- - - - - - -

Update: I just came back from a little trip to the wine store down in the Square - not the one that is closer, where I usually go - the one owned by the Indian entrepreneurs. This time I walked across the square - popped into a few bars just to check the scene for a few minutes, then move on. A leisurely Saturday night walk.

I picked up a little four pack of Allagash White, brewed up in Portland Maine. I've been enjoying the Belgian White beers of late. But a four pack will set you back $10, so I've been modest in my enjoyment.

The cashier was an elderly woman, well into her 70's I'd say. She was caucasian, but foreign - I wasn't sure where from. The accent was not a familiar one to me.* I asked her if she was going to card me, and she said, "I have to." I asked, "is it the law?" She kind of scoffed like it was a nonsensical question. "Is it a law? They come after you for money. I had a kid come in, buy some alcohol and then the police come in saying I didn't card him. It happened to me," she said. "Many times."

"They want money," was her objective observation.

Shake down. Pure and simple.

1) Create a completely un-followable law, if for no other reason that it makes you feel like an idiot for enforcing it. "Hey granny, you're older than me, but can I see your ID?"

2) Fine people and collect when they inevitably break the law.

3) Repeat

4) Expand

* It turns out she's Portugese. There were many Portugese in this area at one time, and I imagine that she started the place with her husband a long time ago. But this neighborhood is in transition. A lot of the new, second wave immigrants are replacing the old Brazilians & Portugese. Now we have Indians and Chinese, and a lot of "Latinos." I don't know exactly what that means, but there are lots of people here from other central + south American countries that are not Mexico.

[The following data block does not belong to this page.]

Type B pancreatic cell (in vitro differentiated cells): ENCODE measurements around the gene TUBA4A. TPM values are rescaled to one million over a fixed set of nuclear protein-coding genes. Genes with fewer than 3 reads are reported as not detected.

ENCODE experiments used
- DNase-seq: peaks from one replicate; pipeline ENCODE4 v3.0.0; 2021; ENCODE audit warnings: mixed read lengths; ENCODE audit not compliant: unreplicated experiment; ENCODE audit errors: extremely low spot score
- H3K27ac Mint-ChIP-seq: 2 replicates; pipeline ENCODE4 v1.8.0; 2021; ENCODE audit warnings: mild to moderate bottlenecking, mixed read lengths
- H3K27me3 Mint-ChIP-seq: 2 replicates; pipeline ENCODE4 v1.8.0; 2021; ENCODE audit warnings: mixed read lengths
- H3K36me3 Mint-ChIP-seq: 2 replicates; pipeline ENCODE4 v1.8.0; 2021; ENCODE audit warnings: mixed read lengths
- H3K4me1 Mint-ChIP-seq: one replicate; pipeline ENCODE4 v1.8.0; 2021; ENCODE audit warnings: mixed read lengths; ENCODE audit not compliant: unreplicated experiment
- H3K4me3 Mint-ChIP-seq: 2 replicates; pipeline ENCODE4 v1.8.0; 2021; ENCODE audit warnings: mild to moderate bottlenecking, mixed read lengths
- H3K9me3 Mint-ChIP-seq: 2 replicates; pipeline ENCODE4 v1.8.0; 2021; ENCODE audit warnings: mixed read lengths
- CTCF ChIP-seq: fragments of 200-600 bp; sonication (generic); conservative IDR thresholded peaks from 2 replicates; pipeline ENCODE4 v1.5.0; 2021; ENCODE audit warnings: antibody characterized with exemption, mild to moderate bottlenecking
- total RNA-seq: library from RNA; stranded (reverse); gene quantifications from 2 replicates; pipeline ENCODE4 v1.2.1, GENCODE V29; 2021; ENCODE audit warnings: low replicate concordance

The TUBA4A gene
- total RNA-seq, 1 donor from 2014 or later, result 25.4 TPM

It really is like two separate workforces. Walk into any restaurant and you'll find the kitchen staff is composed nearly entirely of, as one friend calls them, "Amigos."

But I digress.

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i used to buy my mom cigarettes

when I was a little kid here in the states. See, we have been moving towards a police state for decades.

I work at one of these stores here in CA

Trust me, these employers do not adopt this policy voluntarily, but it is forced upon them indirectly.

If a retailer is caught (by a third party agency) not asking for ID for anyone under 35 and they are reported to enforcement (sometimes waiting outside), that store's alcohol section is roped off and plastic wrapped and they are not allowed to sell alcohol for at least one day. Both the employer and the involved employee are fined and the employee will face some type of punishment up to being fired. This can cost a business a HUGE portion of their revenue, so you can see why they have to adopt these policies.

To my knowledge, these third party agencies get a good payday (from the fines the government collects) when they catch someone in violation. That's how they stay in "business."


I wonder if the following has played a part in this

In our area in past years the police set up stings where they send minors into businesses to purchase alcohol and tobacco, which in turn results in costly fines to the businesses when clerks make a judgement call on who they think are old enough. And in some areas